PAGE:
Friday, June 09, 2006

Going it alone

Writers spend a lot of time working solo: writing, researching, revising, copyediting, proofreading, ruminating, observing life. There's no other way. We're often told to hang in there, to persevere, to develop a tough outerskin because, let's face it, few of us are going to sell our first manuscript. (Hardly a news flash, am I right?)

Recently someone remarked that perseverence alone may not do the trick. The comment set me back a bit. Hold on a minute, I thought, perseverence is the key to getting it all done despite the many obstacles (lack of ready income, skepticism of friends and family, guilt over burning yet another dinner or forgetting to pick up the kids...the list goes on and on). The underlying point of the statement centred on honing the craft. If, for instance, a writer sends out manuscript after manuscript, only to have each one rejected, the writer's lack of success may not be due to inherent defaults in the stories themselves but in the writer. Perhaps she's making the same mistakes over and over again and doesn't realize it.

I grant this regrettable situation may exist. But don't you think, even at this early stage when most of us are going it alone without the help of an agent or editor, we are nevertheless improving the more we write? I read widely. I learn something from each book I read, about plot, characterization, voice. I can't believe that I will fail to evolve as a writer. Already I want to go back to my recently completed manuscript and tighten it up. Blimey, it will never be perfect.

As to going it alone, are we really? We have our loved ones' steady encouragement, our critique partner's cheerleading—and I promise to finish Chapter 10 in the next couple of days, Imogen—as well as our blogging buddies.

We can't help but evolve as writers. It's as natural as the urge to put pen to paper.



Blogger Annie said...

You are so right, Eva - we are all very lucky to have the people who support us, as well as each other. It's too easy to take these things for granted.

As for improving the more we write - I totally agree. When I look back at some of my old stuff, I see a marked difference in the way I write now. And you can never stop learning, be it through reading novels, instructional techniques, blogging comments, or just by simply conversing with others, listening and observing.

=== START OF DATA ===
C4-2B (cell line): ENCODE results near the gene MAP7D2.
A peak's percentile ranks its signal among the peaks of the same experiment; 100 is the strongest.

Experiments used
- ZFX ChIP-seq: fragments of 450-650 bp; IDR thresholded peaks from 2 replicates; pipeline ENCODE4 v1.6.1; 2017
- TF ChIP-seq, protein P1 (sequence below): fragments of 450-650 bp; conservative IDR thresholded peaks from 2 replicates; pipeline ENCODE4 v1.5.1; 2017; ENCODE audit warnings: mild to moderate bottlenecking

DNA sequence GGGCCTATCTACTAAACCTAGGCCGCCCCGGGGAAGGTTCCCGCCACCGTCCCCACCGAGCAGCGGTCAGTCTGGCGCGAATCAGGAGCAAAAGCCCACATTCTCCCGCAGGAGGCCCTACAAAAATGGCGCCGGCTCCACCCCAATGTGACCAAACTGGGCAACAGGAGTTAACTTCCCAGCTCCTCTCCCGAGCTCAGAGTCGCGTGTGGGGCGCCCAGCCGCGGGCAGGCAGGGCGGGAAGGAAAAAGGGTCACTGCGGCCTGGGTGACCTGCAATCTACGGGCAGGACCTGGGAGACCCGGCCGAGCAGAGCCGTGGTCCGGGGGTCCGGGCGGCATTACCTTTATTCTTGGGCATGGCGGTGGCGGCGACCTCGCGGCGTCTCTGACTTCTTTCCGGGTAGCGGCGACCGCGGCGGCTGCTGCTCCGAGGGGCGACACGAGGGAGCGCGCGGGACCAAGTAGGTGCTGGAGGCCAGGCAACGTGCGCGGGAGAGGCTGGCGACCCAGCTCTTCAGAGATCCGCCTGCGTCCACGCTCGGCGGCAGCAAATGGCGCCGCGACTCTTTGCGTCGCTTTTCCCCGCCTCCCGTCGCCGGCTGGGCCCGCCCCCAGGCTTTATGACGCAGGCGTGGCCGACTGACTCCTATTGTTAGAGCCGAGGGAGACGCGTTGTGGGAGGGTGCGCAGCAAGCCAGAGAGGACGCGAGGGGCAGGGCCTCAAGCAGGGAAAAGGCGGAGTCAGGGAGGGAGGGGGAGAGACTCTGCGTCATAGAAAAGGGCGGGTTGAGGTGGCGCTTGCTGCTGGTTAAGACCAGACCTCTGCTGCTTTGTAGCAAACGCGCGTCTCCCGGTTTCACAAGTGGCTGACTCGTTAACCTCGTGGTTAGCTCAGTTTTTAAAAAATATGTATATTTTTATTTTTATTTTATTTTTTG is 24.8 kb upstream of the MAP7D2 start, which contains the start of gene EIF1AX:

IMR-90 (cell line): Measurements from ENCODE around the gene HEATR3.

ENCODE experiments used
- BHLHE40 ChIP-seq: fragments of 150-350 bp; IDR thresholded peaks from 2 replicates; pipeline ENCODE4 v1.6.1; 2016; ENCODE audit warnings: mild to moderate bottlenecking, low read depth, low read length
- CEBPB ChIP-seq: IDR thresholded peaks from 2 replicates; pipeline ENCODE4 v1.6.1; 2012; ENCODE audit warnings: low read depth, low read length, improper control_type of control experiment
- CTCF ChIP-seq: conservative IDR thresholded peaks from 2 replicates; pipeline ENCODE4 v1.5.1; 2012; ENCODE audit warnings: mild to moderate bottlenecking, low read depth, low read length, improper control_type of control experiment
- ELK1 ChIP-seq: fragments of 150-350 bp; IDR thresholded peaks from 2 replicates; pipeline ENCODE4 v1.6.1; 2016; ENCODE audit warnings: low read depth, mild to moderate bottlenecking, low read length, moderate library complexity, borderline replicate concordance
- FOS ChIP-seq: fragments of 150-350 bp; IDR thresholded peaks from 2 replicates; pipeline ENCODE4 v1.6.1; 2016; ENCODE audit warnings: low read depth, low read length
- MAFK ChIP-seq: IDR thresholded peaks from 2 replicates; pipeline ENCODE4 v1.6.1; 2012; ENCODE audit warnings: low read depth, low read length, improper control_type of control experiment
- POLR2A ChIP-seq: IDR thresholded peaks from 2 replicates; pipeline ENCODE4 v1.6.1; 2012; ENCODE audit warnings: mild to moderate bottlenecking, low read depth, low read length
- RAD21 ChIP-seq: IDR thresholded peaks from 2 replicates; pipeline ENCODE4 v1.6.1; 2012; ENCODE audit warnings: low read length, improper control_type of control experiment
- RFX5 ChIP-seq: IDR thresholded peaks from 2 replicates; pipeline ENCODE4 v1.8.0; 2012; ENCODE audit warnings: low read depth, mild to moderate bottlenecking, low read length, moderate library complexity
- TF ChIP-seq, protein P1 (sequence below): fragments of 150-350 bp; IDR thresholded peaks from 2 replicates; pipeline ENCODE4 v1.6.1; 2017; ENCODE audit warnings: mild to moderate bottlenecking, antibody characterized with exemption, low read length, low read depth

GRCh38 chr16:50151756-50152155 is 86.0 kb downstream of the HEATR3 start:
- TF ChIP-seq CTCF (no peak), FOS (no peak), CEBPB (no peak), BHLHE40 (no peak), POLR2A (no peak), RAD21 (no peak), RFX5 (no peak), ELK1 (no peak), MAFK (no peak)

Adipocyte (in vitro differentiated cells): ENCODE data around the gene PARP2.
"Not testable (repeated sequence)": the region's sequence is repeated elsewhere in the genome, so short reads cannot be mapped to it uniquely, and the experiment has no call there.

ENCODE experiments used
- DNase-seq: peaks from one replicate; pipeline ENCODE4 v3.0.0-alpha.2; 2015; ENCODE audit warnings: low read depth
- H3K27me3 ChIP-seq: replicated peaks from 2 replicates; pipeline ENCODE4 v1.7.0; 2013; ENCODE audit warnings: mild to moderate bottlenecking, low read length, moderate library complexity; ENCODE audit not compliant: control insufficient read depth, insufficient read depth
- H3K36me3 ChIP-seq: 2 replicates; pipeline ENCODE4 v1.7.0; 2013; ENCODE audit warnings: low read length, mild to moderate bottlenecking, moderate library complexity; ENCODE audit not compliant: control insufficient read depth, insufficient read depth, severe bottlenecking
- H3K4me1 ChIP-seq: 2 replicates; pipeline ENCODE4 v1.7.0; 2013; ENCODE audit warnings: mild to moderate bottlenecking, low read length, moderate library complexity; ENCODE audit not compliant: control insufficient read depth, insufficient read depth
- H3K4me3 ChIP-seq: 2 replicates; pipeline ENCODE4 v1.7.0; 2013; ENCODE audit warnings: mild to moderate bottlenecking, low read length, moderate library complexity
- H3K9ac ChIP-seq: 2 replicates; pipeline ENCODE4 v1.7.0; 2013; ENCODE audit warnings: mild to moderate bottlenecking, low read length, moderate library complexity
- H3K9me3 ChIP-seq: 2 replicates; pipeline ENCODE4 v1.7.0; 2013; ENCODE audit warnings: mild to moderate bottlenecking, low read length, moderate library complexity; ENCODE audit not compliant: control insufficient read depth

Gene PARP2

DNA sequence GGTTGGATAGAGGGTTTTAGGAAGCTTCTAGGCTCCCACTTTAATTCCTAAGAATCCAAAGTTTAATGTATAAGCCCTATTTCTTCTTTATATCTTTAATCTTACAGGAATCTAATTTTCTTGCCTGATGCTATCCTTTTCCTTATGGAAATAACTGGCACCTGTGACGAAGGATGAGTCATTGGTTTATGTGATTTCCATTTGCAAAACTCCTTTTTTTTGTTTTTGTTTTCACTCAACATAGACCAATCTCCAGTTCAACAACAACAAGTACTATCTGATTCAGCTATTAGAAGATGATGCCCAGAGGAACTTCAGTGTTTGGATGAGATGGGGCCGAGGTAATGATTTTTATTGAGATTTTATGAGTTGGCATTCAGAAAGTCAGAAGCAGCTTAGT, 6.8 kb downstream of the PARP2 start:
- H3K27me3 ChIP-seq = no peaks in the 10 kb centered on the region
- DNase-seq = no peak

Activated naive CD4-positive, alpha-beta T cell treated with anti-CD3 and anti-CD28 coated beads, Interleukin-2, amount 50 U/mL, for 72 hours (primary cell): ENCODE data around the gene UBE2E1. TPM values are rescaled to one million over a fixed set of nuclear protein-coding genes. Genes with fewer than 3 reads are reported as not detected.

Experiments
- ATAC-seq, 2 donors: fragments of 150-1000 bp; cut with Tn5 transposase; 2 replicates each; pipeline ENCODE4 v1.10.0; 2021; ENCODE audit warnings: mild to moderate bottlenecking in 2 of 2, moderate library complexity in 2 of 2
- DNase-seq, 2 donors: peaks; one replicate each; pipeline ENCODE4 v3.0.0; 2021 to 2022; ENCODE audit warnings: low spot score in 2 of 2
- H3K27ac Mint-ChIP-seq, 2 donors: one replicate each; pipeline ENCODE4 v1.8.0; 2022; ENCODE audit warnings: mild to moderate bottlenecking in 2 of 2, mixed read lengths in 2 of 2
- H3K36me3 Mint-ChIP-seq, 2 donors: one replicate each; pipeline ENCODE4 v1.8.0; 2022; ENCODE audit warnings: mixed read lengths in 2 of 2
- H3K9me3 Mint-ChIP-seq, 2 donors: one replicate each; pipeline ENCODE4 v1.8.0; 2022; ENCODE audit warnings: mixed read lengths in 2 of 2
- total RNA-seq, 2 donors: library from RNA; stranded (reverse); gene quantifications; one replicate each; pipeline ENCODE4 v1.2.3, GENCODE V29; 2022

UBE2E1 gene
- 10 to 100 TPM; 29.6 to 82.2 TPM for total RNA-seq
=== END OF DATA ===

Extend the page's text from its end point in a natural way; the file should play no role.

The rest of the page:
However, trying to do all those things at once can lead to nasty accidents. For instance, today I was lying in the garden soaking up the sun, reading an instructional guide, whilst comparing its comments with my latest m/s and a novel I'd been reading, when my neighbour called to me over the fence, at the same time as I noticed a bee coming in my direction and heard my car alarm start screeching. Flapping my book at the bee, shouting a hello to my neighbour, and turning my car alarm off, I then observed that the guide had disintegrated, my neighbour had been stung by the bee and my m/s had blown away. Casting all those difficulties aside, I ran upstairs to look at our blog, saw your post and thought, ah ha, here's the perfect excuse to write a load of drivel about a totally untrue series of events.

Happy writing day!

7:41 pm  
Blogger Stacy Dawn said...

LOL Annie...I swear I come here just for the uplifting pile of crap you always deliver...(hmmm, rereading that I should clarify that it is a compliment.)

Eva--the age old question of a single tree in a large forest for is that not what we are? Though there are people around us, supporting us, encouraging us, we are a lone tree left to actually do the work ourselves (hmmm, up comes the question of what kind of work does a tree actually do?) My oblivious example notwhithstanding, you are right...if we don't get our butts in the chair and the story on paper, no one else is going to do it for us...but without the encouragement of friends to kick said butts our it would be that much harder to get into the chair in the first place.

What a load of drivel that was....must reload caffeine intake

10:06 pm  
Blogger India said...

The fact is we're all just here as part of a therapy programme for Annie. It's a totally selfless act of charity...

8:05 am  
Blogger Annie said...

Thank you for your kind remark, Stacy, I shall know where to come when I want someone to recommend my writing - you know that nice bit they put on the cover that says: 'This is the crappiest book I have ever read'. As for the job of a tree - well, that's obvious - they supply writers with endless amounts of paper - they just don't know it.

You said you wouldn't tell anyone, Imogen.

4:17 pm  

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